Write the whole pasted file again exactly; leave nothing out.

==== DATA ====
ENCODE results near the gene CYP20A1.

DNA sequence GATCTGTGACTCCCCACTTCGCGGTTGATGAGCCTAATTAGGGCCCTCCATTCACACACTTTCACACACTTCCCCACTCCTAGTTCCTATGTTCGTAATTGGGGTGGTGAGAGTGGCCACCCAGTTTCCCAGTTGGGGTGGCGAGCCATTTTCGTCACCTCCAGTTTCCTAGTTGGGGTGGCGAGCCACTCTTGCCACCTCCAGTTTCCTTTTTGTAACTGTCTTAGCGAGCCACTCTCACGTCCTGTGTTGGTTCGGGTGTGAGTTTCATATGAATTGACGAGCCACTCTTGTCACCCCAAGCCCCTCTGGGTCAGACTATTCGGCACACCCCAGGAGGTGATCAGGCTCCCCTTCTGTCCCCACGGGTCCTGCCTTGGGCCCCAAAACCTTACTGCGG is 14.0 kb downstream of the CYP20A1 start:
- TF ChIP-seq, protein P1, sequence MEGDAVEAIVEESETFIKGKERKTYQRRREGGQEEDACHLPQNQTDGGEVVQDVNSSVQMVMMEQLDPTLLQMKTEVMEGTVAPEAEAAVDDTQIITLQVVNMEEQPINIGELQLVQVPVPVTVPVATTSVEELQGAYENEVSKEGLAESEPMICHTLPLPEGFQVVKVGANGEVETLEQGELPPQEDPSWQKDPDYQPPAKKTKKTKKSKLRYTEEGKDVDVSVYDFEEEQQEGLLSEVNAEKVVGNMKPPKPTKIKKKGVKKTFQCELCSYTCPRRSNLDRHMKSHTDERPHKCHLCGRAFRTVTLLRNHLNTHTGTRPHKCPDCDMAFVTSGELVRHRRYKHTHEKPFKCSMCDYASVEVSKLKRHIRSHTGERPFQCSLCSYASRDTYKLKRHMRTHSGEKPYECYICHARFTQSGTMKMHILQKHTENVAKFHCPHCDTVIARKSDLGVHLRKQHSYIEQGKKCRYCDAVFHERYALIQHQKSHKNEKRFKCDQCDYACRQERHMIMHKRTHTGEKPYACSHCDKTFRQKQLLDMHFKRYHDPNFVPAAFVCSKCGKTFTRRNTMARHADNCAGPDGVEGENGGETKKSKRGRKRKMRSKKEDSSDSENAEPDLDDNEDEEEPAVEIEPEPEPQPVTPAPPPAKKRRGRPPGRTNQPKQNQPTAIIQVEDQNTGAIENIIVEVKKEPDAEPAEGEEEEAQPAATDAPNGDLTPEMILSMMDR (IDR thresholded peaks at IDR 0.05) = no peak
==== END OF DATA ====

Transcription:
ENCODE results near the gene CYP20A1.

DNA sequence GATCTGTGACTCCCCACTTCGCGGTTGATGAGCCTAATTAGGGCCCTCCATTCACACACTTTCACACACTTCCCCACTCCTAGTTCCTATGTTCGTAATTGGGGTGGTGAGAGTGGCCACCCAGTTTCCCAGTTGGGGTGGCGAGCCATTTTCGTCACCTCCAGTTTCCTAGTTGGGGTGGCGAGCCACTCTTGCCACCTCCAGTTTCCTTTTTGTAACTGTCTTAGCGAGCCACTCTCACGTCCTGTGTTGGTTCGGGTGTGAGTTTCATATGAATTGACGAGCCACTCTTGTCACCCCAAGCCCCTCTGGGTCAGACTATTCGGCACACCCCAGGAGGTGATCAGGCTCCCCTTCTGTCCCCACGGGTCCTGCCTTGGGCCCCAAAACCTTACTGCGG is 14.0 kb downstream of the CYP20A1 start:
- TF ChIP-seq, protein P1, sequence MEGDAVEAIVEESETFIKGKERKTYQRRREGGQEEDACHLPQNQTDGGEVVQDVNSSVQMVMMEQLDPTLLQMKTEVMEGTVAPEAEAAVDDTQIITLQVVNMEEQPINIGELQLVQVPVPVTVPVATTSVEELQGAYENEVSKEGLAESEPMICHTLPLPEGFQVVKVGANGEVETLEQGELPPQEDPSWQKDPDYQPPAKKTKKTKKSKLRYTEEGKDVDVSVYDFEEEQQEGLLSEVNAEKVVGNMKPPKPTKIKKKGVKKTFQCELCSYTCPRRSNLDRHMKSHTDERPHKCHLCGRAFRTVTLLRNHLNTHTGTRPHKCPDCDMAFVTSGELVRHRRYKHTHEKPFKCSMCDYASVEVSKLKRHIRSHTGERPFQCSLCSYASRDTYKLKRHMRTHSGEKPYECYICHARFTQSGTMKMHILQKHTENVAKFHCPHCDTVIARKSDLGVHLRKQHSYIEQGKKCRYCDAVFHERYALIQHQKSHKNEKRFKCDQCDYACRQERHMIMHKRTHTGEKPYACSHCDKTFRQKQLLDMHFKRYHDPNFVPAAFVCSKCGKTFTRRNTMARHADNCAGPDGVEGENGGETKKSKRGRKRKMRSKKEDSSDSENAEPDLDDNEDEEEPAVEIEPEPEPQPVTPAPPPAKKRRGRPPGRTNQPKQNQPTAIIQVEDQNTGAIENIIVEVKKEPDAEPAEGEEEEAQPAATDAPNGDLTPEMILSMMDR (IDR thresholded peaks at IDR 0.05) = no peak